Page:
In the words of Tina Johnson of the American College of Nurse-Midwives: "By not getting the flu yourself, you are going to protect your children better."
Dr. Anne Schuchat of the Centers for Disease Control and Prevention said at a briefing Thursday that women of any trimester should get the vaccine.
"There's no benefit to waiting until you're out of the first trimester," added Dr. Laura Riley of Massachusetts General Hospital.
The swine flu, also known as H1N1, first appeared in the spring, and then spread to the southern hemisphere where thousands have been infected. It is expected to return this fall, when the normal flu season arrives in this hemisphere.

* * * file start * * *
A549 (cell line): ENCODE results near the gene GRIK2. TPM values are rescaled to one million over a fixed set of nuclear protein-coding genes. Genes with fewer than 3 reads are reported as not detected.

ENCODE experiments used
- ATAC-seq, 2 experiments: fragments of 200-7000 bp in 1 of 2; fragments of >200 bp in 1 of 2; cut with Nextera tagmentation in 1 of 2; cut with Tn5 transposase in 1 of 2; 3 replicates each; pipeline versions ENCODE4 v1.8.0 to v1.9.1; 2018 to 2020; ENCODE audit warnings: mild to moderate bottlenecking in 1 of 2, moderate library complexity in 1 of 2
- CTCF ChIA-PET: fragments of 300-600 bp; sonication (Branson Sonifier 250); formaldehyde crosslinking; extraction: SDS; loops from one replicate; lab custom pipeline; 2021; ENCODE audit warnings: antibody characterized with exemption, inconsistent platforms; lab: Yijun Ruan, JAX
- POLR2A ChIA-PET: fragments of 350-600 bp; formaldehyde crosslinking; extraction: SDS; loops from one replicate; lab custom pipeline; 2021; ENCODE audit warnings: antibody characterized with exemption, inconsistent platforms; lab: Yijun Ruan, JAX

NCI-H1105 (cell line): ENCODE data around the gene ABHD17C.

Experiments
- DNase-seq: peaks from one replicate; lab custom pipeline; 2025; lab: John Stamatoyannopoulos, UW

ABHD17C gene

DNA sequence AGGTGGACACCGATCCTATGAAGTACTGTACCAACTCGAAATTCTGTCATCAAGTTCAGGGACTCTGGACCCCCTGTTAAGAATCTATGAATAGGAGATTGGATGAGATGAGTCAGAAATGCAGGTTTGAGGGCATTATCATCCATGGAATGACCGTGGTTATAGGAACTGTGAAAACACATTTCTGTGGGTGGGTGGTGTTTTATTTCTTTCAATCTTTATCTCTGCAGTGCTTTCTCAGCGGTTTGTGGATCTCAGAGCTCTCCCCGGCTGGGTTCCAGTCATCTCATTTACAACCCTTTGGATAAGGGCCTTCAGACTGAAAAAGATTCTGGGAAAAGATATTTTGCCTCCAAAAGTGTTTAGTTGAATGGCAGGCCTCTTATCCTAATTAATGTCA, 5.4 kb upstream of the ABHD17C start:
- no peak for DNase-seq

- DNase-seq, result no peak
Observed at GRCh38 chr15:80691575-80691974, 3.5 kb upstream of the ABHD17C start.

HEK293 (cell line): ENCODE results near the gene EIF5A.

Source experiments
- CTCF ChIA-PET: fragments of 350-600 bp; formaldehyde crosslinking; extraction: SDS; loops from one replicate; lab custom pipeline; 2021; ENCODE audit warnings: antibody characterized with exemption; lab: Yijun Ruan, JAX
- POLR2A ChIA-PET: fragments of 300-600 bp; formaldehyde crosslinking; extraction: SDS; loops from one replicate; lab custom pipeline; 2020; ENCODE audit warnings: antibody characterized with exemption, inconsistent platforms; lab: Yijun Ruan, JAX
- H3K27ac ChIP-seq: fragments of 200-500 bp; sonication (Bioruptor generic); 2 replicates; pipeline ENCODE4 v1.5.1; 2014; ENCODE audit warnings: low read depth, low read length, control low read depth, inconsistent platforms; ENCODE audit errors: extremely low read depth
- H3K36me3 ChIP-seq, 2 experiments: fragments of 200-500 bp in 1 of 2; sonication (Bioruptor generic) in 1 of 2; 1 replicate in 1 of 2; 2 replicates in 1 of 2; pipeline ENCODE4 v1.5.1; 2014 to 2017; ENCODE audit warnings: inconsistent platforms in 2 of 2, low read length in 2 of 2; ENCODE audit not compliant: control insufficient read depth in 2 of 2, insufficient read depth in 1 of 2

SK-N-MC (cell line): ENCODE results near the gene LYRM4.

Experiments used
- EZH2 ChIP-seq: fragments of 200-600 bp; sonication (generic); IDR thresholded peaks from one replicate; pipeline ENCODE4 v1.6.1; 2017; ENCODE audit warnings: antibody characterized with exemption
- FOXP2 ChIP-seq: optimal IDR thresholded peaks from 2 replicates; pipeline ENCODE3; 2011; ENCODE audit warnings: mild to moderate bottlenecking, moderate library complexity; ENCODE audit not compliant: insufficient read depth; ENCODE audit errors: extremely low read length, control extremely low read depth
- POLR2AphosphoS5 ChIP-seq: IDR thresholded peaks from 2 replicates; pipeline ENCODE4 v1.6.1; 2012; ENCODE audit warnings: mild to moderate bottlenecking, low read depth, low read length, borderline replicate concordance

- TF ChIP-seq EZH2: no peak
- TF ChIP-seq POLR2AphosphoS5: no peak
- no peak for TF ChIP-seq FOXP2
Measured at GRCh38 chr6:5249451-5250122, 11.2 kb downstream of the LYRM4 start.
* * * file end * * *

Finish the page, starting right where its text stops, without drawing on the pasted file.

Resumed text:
Vaccine for the seasonal flu is available in many parts of the country now and testing is under way for the swine flu vaccine, which is expected to be available in October. Experts urge people to get both seasonal and swine flu vaccinations, and not to wait to get them together.
Asked if there will be swine flu vaccines available without the preservative Thimerosal, Dr. Anthony Fauci, director of the National Institute of Allergy and Infectious Disease, said yes.
Fauci said there is no evidence that Thimerosal poses any medical hazard, but because some people are concerned about it a form of the vaccine without it will be available.